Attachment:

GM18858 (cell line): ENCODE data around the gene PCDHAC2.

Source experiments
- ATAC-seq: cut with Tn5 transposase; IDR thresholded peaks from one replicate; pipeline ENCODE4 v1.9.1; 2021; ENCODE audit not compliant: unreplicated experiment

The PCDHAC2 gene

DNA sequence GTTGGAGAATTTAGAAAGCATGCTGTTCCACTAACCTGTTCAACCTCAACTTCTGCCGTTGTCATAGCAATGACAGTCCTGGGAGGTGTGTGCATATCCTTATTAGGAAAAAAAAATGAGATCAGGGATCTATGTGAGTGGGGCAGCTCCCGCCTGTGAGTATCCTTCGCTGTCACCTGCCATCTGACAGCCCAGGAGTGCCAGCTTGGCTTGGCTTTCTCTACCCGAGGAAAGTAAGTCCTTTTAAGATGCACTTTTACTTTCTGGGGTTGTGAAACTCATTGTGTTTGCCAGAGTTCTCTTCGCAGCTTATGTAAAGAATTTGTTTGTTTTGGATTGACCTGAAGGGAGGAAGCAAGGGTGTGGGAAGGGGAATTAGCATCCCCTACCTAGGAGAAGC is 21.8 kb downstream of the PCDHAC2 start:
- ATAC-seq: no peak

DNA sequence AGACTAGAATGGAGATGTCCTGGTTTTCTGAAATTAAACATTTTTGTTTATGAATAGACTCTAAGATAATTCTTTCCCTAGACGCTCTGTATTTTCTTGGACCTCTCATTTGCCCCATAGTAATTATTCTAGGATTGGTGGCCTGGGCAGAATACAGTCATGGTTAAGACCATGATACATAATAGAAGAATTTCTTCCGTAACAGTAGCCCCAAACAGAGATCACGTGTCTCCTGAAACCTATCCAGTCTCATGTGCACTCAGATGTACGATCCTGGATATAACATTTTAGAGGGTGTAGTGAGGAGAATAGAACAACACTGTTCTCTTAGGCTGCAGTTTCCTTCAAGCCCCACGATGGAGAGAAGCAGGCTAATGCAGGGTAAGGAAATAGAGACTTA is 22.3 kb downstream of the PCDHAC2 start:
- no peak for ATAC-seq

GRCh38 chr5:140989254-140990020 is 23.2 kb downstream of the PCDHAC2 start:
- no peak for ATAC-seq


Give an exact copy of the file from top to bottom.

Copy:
GM18858 (cell line): ENCODE data around the gene PCDHAC2.

Source experiments
- ATAC-seq: cut with Tn5 transposase; IDR thresholded peaks from one replicate; pipeline ENCODE4 v1.9.1; 2021; ENCODE audit not compliant: unreplicated experiment

The PCDHAC2 gene

DNA sequence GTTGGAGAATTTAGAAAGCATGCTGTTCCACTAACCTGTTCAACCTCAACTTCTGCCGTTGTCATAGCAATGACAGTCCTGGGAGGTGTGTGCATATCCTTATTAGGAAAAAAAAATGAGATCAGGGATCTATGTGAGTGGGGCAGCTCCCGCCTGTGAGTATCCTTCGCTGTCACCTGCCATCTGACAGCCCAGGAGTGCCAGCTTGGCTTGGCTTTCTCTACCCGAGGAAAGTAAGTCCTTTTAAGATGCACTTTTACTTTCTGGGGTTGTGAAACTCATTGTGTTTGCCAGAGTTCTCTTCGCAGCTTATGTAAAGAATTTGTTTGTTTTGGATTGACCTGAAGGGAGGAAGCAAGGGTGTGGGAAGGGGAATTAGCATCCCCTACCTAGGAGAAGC is 21.8 kb downstream of the PCDHAC2 start:
- ATAC-seq: no peak

DNA sequence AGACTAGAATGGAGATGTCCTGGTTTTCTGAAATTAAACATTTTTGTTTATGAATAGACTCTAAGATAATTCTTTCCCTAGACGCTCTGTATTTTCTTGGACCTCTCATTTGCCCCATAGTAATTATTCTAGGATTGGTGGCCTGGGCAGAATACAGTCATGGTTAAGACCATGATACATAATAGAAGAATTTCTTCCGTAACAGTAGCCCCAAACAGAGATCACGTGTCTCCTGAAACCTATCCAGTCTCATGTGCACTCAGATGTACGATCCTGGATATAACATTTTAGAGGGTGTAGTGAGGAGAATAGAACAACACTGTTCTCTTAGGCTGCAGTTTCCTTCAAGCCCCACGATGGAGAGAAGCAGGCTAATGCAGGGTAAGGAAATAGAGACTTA is 22.3 kb downstream of the PCDHAC2 start:
- no peak for ATAC-seq

GRCh38 chr5:140989254-140990020 is 23.2 kb downstream of the PCDHAC2 start:
- no peak for ATAC-seq